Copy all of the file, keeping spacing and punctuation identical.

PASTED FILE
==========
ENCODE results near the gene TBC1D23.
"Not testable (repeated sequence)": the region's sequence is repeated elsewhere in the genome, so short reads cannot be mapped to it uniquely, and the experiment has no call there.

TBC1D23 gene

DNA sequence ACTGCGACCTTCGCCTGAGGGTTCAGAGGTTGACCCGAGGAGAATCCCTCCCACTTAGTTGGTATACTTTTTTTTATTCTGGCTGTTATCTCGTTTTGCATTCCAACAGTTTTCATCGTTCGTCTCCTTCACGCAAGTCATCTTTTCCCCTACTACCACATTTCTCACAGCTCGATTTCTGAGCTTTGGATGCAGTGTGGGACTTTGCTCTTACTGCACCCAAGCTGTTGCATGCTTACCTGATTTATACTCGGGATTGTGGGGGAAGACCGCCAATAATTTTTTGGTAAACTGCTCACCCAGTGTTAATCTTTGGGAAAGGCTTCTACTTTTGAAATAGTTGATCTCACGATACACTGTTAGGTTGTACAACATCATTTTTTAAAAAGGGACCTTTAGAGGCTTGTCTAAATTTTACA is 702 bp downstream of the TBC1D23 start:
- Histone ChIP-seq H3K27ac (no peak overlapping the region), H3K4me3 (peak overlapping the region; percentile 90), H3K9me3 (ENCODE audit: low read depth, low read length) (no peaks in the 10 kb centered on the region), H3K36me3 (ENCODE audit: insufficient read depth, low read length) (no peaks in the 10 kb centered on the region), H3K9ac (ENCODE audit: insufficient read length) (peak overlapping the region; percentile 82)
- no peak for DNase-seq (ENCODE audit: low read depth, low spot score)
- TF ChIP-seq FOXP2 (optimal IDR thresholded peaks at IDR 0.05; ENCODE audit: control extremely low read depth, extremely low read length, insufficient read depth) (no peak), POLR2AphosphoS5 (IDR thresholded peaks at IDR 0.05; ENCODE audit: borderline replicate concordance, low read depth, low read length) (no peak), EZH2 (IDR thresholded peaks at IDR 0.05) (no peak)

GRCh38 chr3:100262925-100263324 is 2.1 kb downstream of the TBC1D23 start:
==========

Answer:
ENCODE results near the gene TBC1D23.
"Not testable (repeated sequence)": the region's sequence is repeated elsewhere in the genome, so short reads cannot be mapped to it uniquely, and the experiment has no call there.

TBC1D23 gene

DNA sequence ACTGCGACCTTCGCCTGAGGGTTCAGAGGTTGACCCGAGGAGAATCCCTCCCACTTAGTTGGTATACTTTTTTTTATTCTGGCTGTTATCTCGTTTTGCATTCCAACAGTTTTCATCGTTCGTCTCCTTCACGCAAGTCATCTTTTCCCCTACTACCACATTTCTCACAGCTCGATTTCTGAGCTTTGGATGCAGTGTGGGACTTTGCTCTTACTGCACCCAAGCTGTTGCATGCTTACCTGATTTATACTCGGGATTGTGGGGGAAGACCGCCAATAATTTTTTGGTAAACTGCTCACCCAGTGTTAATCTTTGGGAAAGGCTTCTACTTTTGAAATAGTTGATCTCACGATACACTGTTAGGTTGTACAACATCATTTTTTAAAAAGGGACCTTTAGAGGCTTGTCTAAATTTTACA is 702 bp downstream of the TBC1D23 start:
- Histone ChIP-seq H3K27ac (no peak overlapping the region), H3K4me3 (peak overlapping the region; percentile 90), H3K9me3 (ENCODE audit: low read depth, low read length) (no peaks in the 10 kb centered on the region), H3K36me3 (ENCODE audit: insufficient read depth, low read length) (no peaks in the 10 kb centered on the region), H3K9ac (ENCODE audit: insufficient read length) (peak overlapping the region; percentile 82)
- no peak for DNase-seq (ENCODE audit: low read depth, low spot score)
- TF ChIP-seq FOXP2 (optimal IDR thresholded peaks at IDR 0.05; ENCODE audit: control extremely low read depth, extremely low read length, insufficient read depth) (no peak), POLR2AphosphoS5 (IDR thresholded peaks at IDR 0.05; ENCODE audit: borderline replicate concordance, low read depth, low read length) (no peak), EZH2 (IDR thresholded peaks at IDR 0.05) (no peak)

GRCh38 chr3:100262925-100263324 is 2.1 kb downstream of the TBC1D23 start: